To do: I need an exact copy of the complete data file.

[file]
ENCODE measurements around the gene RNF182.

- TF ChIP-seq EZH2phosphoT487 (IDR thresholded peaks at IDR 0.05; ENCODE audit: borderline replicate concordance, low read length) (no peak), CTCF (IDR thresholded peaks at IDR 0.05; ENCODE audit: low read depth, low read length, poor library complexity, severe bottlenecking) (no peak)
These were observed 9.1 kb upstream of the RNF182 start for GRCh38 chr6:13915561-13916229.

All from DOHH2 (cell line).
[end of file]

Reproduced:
ENCODE measurements around the gene RNF182.

- TF ChIP-seq EZH2phosphoT487 (IDR thresholded peaks at IDR 0.05; ENCODE audit: borderline replicate concordance, low read length) (no peak), CTCF (IDR thresholded peaks at IDR 0.05; ENCODE audit: low read depth, low read length, poor library complexity, severe bottlenecking) (no peak)
These were observed 9.1 kb upstream of the RNF182 start for GRCh38 chr6:13915561-13916229.

All from DOHH2 (cell line).